Besides the obvious sex appeal of the Klingon character Worf, the show “Star Trek: The Next Generation” was well worth watching for its fascinating examination of the human condition in settings far from our time on planet Earth. Gene Rodenberry’s genius included addressing controversial topics such as drug addiction in the episode entitled “Symbiosis.” Another episode that sticks with me was “Darmok.” This engaging show involved Picard and his crew trying to communicate with a race whose language is not known to the universal translator. Turns out these aliens speak in metaphor. How about that? They communicate through story.

Recent political events have prompted me to think about the concept of “story” in a new way. As writers, we deal with story every day, whether we are creating a blog, editorial, advertorial, article, short story, poem, novel, how-to book … you get the picture. By sharing experiences, in whatever form, we engage in storytelling, which is at the root of our anthropological heritage. From the time someone first used a stone to carve a stick figure into a cave wall and agreed on specific markings to represent sounds, we have been saying to others, “Hey, look at me, look at this, here’s what happened.” Our greatest hope is that someone else will look at it/read it and say, “Hey, that happened to me, too” or “Wow, that’s terrible” or “Gee, that’s fantastic.”

When events as explosive as the recent U.S. election occur, the sharing of stories has a massive impact on society, before, during and after. Stories are used to persuade, dissuade, move, anger, delight, entertain and even mislead. We have seen a kaleidoscope of these via the media and social media, and with so many unreliable “news” sources out there, it’s difficult to know what to believe. That’s why I prefer to speak with and converse with people who are living the realities created by our politicians. Ironically, I do this through groups on social media, among other avenues.

Stories – previously untold stories – are rising to the top of people’s verbal agendas, and those who were silenced before by intimidation and downright threats are coming together to speak as one voice … to tell their stories so that others understand. The new story is, in fact, an old one, and is an example of how clichés such as “history repeating itself” become clichés. There is so much truth to them that they take on the nature of “ubiquity.” Although frowned upon by literary types, clichés often convey deep truths in just a handful of words.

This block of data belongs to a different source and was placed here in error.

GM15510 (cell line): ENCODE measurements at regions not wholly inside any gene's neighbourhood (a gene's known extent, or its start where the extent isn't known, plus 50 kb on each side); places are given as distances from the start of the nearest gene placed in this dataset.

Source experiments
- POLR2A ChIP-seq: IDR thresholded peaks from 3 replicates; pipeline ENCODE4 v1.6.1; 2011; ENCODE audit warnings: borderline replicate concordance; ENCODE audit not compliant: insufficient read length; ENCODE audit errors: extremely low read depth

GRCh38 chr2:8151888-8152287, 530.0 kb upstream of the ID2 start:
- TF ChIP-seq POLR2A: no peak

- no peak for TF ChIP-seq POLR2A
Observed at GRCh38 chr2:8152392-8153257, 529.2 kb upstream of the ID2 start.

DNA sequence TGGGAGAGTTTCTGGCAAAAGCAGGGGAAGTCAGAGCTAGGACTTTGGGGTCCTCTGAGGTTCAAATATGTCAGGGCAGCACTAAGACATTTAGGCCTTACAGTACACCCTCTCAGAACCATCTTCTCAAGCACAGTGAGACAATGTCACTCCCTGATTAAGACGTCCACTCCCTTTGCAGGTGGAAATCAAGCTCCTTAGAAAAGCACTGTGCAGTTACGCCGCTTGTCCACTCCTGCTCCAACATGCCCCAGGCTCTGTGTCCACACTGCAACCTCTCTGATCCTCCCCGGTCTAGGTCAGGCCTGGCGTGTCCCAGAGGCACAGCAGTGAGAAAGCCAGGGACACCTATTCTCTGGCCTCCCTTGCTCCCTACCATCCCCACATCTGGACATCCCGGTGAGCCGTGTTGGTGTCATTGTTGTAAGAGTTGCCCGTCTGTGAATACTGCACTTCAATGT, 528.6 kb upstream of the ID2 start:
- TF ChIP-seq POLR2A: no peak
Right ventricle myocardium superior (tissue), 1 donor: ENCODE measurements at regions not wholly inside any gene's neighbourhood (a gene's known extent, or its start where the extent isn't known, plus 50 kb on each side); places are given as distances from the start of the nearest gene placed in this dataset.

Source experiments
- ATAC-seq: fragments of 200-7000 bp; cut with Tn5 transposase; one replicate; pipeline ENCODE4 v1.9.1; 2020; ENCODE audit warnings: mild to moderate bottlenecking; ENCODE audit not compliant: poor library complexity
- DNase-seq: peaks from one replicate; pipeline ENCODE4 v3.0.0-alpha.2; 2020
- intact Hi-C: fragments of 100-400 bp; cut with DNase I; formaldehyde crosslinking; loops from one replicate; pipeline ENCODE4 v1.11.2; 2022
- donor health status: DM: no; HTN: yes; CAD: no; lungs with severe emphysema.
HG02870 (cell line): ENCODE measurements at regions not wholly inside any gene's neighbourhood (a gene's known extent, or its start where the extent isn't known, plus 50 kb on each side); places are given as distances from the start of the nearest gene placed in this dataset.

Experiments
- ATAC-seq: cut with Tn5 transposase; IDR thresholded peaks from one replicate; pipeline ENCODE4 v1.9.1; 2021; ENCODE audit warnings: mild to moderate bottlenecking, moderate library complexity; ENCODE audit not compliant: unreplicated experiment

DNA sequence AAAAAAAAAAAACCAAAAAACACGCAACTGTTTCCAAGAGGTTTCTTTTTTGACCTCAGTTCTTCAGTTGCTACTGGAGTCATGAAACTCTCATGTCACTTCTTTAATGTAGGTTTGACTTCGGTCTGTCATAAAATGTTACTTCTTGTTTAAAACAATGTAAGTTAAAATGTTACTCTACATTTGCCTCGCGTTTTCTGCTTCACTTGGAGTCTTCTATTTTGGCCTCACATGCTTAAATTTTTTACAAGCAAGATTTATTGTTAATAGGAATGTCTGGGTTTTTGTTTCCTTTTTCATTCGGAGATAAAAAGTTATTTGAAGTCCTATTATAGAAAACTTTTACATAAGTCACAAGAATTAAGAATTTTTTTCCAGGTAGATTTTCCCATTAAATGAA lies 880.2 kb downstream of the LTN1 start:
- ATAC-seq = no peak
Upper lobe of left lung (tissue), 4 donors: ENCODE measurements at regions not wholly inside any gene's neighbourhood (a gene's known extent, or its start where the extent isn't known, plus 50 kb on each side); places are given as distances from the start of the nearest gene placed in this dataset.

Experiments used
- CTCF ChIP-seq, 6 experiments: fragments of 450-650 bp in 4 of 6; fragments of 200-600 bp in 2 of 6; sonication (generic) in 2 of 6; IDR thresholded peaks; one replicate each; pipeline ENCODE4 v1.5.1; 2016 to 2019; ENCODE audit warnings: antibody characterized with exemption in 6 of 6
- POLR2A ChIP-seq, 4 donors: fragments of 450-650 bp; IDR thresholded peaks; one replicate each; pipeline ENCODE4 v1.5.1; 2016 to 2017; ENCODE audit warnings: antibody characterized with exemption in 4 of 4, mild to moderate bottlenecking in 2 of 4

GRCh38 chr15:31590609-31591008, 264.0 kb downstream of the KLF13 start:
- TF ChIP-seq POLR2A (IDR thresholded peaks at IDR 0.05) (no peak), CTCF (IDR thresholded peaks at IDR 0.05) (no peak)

What fascinates me about the current obsession with the U.S. election is the realization of how different people’s stories can be, depending on which “side” they are on, and even within those sides. We come at all elections carrying our own baggage (cliché intended) from the journeys we are on. The difference is that for far too long, some of us have kept our stories to ourselves because of the humiliation and embarrassment heaped upon us by those who exploit their abilities to intimidate and frighten.  Hopefully, those days are gone (yup, another cliché – live with it). People en masse are saying in their out-loud voices, “I’m here; I’m valid; I’m standing up for what I know is right.” There are those who categorize people by race, religion, gender, sexual preference, etc., and would have you believe that those who are not white males are “other.” The older I get, the more I research and the more I write, the more I realize there is no such thing as “other.” We are all human, and we all have stories that have brought us to today. For some, the tales are tragic and violent; for some, they are joyful and optimistic.

As writers, we must transform our attitudes into the points of view of our characters and even our non-fiction subjects to represent them in an honest way. Right now, it is more important than ever to think about why those who disagree with us about government have come to their points of view. Whichever side you are on, it is worthwhile to listen to what everyone has to say and consider it. Understanding is key, and until understanding becomes ubiquitous, we are looking at history repeating itself forever.